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BMJ Open. 2013 Dec 23;3(12):e004023. doi: 10.1136/bmjopen-2013-004023.

Improving the identification of people with dementia in primary care: evaluation of the impact of primary care dementia coding guidance on identified prevalence.

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General Practice, Waltham Forest CCG, London, UK.



Improving dementia care is a policy priority nationally and internationally; there is a 'diagnosis gap' with less than half of the cases of dementia ever diagnosed. The English Health Department's Quality and Outcomes Framework (QOF) encourages primary care recognition and recording of dementia. The codes for dementia are complex with the possibility of underidentification through miscoding. We developed guidance on coding of dementia; we report the impact of applying this to 'clean up' dementia coding and records at a practice level.


The guidance had five elements: (1) identify Read Codes for dementia; (2) access QOF dementia register; (3) generate lists of patients who may have dementia; (4) compare search with QOF data and (5) review cases. In each practice, one general practitioner conducted the exercise. The number of dementia QOF registers before and after the exercise was recorded with the hours taken to complete the exercise.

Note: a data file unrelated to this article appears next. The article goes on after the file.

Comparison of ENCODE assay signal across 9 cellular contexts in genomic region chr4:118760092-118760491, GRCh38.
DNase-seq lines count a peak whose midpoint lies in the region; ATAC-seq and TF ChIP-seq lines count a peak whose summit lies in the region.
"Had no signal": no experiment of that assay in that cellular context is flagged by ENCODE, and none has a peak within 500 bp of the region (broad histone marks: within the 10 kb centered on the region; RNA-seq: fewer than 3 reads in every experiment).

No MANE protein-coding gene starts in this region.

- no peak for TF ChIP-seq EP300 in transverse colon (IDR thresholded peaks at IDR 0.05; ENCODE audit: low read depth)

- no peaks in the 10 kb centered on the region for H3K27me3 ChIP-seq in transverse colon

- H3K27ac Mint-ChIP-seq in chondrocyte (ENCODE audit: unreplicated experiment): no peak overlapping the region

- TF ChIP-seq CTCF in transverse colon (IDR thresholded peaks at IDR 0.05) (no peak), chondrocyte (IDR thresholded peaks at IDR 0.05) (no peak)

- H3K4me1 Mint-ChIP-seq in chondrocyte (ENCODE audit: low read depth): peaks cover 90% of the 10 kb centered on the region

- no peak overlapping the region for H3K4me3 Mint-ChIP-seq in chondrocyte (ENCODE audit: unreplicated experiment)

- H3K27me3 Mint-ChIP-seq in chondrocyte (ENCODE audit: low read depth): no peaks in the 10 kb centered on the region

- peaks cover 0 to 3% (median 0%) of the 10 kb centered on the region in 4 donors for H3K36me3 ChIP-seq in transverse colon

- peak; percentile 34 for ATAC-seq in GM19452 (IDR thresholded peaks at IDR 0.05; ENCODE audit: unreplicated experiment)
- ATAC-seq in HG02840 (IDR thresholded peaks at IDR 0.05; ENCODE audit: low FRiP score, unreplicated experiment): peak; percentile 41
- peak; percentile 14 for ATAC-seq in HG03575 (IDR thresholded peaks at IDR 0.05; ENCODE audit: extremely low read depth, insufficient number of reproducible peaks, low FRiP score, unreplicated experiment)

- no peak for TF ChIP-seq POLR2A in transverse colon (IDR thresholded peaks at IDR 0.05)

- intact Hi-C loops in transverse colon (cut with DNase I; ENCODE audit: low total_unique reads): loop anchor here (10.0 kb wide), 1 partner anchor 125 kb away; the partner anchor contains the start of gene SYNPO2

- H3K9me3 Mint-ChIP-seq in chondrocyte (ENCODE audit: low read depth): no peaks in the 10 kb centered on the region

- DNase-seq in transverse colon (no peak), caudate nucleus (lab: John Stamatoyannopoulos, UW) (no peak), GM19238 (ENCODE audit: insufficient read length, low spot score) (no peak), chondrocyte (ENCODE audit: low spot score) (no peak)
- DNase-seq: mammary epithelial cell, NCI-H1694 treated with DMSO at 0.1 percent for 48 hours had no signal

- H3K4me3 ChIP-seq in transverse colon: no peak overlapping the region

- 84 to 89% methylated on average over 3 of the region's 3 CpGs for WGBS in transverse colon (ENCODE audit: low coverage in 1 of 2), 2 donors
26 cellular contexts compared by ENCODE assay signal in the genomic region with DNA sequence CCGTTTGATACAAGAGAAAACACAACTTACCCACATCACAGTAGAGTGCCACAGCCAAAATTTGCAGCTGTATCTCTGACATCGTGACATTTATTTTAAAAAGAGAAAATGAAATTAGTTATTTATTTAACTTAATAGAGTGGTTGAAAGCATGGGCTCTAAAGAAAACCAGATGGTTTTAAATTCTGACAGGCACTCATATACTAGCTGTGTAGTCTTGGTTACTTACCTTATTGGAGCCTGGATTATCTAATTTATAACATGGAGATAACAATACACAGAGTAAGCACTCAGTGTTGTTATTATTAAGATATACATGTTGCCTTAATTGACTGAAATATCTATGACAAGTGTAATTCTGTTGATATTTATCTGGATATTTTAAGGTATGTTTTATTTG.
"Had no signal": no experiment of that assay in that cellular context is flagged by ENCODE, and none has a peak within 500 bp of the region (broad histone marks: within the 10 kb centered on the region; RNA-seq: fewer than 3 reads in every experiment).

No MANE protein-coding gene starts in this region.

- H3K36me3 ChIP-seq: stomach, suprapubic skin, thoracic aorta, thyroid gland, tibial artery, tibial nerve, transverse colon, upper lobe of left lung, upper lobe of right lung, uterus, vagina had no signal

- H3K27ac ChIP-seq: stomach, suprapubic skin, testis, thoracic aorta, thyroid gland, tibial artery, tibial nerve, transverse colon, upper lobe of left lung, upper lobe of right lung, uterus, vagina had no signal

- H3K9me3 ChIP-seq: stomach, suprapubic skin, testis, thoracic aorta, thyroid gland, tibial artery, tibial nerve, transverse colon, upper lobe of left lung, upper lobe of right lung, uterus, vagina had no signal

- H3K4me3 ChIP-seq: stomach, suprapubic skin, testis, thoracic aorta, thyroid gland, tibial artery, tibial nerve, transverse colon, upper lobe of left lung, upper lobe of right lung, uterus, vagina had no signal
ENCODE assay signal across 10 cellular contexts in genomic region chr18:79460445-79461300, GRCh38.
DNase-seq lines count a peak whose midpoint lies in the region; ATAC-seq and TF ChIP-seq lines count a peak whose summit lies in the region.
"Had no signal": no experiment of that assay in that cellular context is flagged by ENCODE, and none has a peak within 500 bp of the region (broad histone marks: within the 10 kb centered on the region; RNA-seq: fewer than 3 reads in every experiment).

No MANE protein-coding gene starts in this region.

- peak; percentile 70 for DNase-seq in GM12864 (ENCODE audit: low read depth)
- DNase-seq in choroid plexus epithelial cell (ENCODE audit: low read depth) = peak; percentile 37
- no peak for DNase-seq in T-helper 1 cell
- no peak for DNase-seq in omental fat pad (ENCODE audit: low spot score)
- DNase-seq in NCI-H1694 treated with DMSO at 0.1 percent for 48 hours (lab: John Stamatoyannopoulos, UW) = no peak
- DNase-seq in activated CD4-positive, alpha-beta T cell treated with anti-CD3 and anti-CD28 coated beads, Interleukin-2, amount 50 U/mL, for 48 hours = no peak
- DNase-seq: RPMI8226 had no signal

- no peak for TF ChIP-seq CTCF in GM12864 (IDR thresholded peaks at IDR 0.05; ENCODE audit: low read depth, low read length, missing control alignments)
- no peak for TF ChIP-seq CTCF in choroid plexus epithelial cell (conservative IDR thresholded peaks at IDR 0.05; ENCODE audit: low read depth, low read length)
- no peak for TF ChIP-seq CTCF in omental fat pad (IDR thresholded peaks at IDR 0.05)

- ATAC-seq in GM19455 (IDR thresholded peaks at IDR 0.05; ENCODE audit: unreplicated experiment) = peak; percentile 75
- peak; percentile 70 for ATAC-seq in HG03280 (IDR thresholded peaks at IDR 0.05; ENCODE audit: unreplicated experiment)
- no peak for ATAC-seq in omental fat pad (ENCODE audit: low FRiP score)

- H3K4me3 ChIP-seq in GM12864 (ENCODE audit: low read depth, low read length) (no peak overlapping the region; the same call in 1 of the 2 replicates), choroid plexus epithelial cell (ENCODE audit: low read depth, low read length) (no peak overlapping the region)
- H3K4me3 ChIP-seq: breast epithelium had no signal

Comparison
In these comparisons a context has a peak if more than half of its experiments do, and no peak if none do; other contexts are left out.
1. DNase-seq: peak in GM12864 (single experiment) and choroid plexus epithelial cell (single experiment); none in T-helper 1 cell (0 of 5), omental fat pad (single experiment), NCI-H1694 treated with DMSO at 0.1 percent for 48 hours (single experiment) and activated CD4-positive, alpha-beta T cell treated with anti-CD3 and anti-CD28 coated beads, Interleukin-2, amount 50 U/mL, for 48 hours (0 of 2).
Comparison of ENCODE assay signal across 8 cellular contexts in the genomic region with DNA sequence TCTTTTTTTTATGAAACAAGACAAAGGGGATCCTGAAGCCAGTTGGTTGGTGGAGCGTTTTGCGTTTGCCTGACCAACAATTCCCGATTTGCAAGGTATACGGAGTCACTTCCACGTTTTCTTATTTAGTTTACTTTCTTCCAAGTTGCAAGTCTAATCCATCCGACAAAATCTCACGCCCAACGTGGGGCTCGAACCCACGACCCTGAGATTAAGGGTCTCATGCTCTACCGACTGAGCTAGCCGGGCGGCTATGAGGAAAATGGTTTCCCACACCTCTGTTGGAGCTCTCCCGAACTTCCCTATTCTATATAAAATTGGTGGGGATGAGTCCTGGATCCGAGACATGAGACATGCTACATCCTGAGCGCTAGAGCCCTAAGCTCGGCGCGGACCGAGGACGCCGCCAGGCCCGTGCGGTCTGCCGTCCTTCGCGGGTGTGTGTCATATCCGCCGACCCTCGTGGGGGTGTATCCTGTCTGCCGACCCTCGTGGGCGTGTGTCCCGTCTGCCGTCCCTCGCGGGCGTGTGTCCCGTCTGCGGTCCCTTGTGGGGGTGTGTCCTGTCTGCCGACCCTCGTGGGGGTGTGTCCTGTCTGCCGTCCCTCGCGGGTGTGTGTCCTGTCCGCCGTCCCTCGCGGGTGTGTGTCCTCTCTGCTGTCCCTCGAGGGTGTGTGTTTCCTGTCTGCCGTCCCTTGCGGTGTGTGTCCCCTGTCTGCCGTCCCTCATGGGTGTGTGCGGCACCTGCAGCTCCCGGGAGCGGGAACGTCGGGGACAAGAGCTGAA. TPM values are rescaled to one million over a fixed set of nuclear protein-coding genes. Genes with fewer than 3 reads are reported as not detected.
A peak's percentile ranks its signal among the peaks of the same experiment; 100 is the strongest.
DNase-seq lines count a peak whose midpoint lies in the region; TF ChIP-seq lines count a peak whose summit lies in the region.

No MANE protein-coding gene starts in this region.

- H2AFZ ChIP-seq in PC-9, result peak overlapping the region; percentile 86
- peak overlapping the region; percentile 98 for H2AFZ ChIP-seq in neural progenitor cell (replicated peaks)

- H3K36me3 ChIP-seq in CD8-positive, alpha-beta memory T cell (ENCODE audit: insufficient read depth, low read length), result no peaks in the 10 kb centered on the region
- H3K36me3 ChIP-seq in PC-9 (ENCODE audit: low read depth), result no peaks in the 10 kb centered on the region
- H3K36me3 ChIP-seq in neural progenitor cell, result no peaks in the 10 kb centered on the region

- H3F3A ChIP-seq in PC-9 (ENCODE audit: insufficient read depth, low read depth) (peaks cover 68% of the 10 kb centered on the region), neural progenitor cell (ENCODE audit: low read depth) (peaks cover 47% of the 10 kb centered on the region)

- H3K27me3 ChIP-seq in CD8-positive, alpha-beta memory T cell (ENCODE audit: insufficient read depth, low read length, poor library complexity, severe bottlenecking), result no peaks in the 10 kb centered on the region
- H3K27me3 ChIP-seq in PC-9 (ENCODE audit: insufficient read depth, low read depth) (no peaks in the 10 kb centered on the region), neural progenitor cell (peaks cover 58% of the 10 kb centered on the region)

London primary care.


23 (85%) of 27 practices participated, covering 79 312 (19 562 over 65 s) participants.


The number on dementia QOF registers; time taken.


The number of people with dementia on QOF registers increased from 1007 to 1139 (χ(2)=8.17, p=0.004), raising identification rates by 8.8%. It took 4.7 h per practice, on an average.


These data demonstrate the potential of a simple primary care coding exercise, requiring no specific training, to increase the dementia identification rate. An improvement of 8.8% between 2011 and 2012 is equivalent to that of the fourth most improved primary care trust in the UK. In absolute terms, if this effects were mirrored across the UK primary care, the number of cases with dementia identified would rise by over 70 000 from 364 329 to 434 488 raising the recognition rate from 46% to 54.8%. Implementing this exercise appears to be a simple and effective way to improve recognition rates in primary care.



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